One of my early blogs was about how this fireplace caused a near disaster!
On October 13, 2016, with a deep breath, a prayer, and a mix of trepidation and pride, I hit “publish,” sending my first blog out into the great beyond.
Blogosphere, here I come.
I’ve written 48 posts since then. It’s been the hardest professional challenge I’ve faced and there’s no paycheck on Fridays. The compensation has been in personal growth. I could fill a book, but instead I’ll give you some snippets on what I’ve learned:
I hate listicles.
That’s why I didn’t give this blog a title such as “Twenty nine blogging mistakes that made me pull my hair out.”
Listicles attract readers, I’ve learned, but they’re rampant on the web with not much distinction among them, and they’re uncreative, IMO. I don’t read them so I don’t write them. (With one sort-of exception.)
Besides listicles, I have a whole new vocabulary.
Click-bait, linky party, SEO, web-host, RSS feeds, vlogging. I try not to show off at parties, but I do feel smart.
Speaking of feeling smart, I’m not as technology-challenged as I thought.
My resident tech guru (i.e., my husband), knows nothing about building a website, so I couldn’t use him as a crutch like I used to.
I clicked a lot of tabs or buttons, not knowing what they would do, and that’s how I found out what they did. (Duh.) And I had to read online instructions S-L-O-W-L-Y, several times, and watch and re-watch the videos.
As a result, I learned. And actually REWROTE A LINE OF COMPUTER CODE to tailor my RSS feed. Yup, ME.
Some of the writing rules have changed.
For example, double spacing after a period is taboo in the digital age. Oops. Old habits die hard.
Some rules are the same but I was absent that day in english class.
I know that it’s means it is or it has (duh).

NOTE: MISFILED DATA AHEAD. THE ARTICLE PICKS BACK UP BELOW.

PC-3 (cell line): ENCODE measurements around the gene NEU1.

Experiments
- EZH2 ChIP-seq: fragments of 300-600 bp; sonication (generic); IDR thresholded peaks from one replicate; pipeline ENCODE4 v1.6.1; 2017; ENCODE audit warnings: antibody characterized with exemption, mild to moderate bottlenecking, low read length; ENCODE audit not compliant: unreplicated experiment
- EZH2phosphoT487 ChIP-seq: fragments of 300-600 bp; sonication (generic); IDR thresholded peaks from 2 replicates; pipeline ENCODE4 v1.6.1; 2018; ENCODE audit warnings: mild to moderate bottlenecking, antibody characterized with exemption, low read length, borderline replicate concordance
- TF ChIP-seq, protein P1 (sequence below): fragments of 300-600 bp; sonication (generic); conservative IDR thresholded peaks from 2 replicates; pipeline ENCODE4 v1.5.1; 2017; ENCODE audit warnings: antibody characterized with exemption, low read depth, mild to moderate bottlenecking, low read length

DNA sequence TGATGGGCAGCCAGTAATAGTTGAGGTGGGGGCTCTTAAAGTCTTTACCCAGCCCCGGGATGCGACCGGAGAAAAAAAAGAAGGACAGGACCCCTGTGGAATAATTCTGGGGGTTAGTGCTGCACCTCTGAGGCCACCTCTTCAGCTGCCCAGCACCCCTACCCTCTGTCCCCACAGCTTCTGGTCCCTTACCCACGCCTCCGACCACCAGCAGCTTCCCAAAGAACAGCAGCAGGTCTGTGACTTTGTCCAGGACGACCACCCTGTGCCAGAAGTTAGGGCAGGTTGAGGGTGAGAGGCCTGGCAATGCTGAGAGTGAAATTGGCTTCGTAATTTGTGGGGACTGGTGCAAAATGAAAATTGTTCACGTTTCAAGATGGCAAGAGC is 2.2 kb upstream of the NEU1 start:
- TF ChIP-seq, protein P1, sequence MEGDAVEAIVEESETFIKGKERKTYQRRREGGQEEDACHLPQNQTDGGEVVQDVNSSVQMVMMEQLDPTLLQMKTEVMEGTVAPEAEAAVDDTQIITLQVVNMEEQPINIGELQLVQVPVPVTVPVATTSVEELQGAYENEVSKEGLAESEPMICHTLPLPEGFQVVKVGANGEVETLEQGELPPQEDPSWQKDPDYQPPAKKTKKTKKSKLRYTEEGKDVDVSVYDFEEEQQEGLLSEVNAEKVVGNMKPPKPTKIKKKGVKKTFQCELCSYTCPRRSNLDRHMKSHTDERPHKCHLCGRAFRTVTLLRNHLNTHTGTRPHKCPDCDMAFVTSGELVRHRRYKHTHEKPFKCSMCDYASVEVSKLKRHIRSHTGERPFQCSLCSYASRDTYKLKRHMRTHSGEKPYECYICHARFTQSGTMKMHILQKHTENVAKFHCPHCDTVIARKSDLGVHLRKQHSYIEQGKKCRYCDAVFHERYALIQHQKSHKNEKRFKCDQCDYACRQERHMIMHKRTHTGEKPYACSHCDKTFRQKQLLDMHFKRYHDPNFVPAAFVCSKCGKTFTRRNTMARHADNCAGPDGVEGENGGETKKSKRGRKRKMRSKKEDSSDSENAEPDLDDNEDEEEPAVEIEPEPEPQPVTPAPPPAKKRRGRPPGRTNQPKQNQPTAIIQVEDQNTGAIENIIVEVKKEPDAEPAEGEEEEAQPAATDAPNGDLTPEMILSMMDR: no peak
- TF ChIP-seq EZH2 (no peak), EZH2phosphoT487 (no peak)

But I think I was out with the flu during the lesson on its—with no apostrophe—which is the possessive of it. As in “The apostrophe lesson and its importance were lost on Karen.”
And I must have had lingering head congestion when I returned because I never grasped where the punctuation goes with “quotes,” (inside), or with parentheses (outside). (Unless the whole sentence is contained within the parentheses.)
Maybe I slept through the invention of the em-dash and en-dash, too, but I was perfectly content with a simple hyphen anyway.
Writing is humbling, whether you follow the rules or not.
When I have a fantasy that a post will go “viral” and all I hear is crickets, it keeps my ego in check. It’s a reminder not to write to please others; but to tell my own truth.
My truth is that I strive to be an excellent writer.
Some blogs are all about linking with other bloggers, or selling, or giving advice. My blog is about stories told well. I’m not The New Yorker quality yet, but that’s the gold standard to which I aspire.
I’m an artist and my medium is the written word.
Just as a visual artist starts with a blank canvas, I start with a blank page and transform it through the creative process.
I AM a writer.
A year ago, I would have said, “I do some writing.” Today, I know in my heart, and the universe has confirmed that I AM a writer.
I must be a writer because I have muses.
People who weren’t absent in english class may know about muses, but I didn’t until I had four of them arguing in my head. These characters created themselves and all I did was write about them. I’ve heard about that phenomenon, but to experience it was fascinating.
Apparently my muses aren’t enough company because I’ve started talking to myself.
“OK, Karen, finish editing chapter four, then you can break for lunch.” Or, “Where did I put that cupcake scene?”
Sometimes I’m funny.
Sometimes I’m not.
When I cry, I know it’s good.
When I finish writing a piece, sometimes I cry, not because it’s sad but because it’s good. They are shameless tears of pride.
I’ll stand up for my words.
Blogging is a full time job.
Some bloggers give themselves twenty minutes or less to write a post.
It takes me multiple days and many hours to give you my best work. Then there’s managing my website, marketing, and learning my craft. It’s a real time suck.
Writers sometimes need to refocus.
I’ve gotten pressure from my muses VORonica (Voice of Reason) and Voila! (Voice of Inspiration) to devote more time to my memoir. They remind me that telling that story—of surviving my young son’s brain tumor—is why I became a writer in the first place. And my muses know it’s not going to happen unless I make some changes.
They’re right. So I’ve decided to cut back from weekly blogging to a couple of times per month.
You’ll still get stories from my simple life and you’ll see more morsels from my memoir, including scenes and sections that have fallen to the editorial floor.
You’ll get a better feel for the story so you’ll know why I feel compelled to tell it.
It’s the final lesson I’ve learned this past year: that finishing my memoir is my ultimate goal as a writer.
I’ll hope you’ll stick with me!